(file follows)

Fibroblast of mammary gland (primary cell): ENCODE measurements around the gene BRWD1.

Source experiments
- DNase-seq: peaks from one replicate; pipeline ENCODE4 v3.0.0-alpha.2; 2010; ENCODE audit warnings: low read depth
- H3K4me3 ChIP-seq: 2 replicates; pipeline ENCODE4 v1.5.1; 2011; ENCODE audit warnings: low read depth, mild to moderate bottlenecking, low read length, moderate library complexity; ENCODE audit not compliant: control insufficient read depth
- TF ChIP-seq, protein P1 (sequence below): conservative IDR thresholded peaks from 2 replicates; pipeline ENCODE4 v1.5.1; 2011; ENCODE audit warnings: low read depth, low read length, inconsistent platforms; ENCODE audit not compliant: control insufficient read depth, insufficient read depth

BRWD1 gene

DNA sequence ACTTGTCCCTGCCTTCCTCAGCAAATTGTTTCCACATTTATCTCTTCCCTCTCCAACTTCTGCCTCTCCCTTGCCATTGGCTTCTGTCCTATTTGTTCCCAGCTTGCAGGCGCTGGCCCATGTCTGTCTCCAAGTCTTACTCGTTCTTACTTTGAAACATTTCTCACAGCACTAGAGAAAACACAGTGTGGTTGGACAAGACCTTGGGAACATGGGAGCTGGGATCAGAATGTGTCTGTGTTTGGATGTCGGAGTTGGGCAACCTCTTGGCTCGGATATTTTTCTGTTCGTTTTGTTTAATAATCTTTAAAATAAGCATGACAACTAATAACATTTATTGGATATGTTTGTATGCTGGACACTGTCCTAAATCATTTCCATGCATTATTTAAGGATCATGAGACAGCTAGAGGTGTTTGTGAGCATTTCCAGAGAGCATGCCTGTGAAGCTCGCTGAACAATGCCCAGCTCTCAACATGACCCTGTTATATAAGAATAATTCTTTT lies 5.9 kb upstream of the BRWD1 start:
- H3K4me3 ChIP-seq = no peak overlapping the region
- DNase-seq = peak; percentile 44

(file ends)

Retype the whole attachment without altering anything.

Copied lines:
Fibroblast of mammary gland (primary cell): ENCODE measurements around the gene BRWD1.

Source experiments
- DNase-seq: peaks from one replicate; pipeline ENCODE4 v3.0.0-alpha.2; 2010; ENCODE audit warnings: low read depth
- H3K4me3 ChIP-seq: 2 replicates; pipeline ENCODE4 v1.5.1; 2011; ENCODE audit warnings: low read depth, mild to moderate bottlenecking, low read length, moderate library complexity; ENCODE audit not compliant: control insufficient read depth
- TF ChIP-seq, protein P1 (sequence below): conservative IDR thresholded peaks from 2 replicates; pipeline ENCODE4 v1.5.1; 2011; ENCODE audit warnings: low read depth, low read length, inconsistent platforms; ENCODE audit not compliant: control insufficient read depth, insufficient read depth

BRWD1 gene

DNA sequence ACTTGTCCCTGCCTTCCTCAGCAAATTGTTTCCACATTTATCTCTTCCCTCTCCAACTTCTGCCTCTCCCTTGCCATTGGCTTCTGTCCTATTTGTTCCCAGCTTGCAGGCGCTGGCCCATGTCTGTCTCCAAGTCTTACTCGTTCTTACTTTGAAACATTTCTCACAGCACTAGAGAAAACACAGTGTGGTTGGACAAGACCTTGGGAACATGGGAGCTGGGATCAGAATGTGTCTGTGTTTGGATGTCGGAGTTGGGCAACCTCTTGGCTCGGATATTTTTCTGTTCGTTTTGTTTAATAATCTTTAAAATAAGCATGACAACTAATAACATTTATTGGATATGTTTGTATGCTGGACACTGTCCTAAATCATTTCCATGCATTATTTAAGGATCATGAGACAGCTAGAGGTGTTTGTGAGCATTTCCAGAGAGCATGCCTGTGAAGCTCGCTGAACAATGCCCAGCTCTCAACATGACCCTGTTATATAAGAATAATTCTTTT lies 5.9 kb upstream of the BRWD1 start:
- H3K4me3 ChIP-seq = no peak overlapping the region
- DNase-seq = peak; percentile 44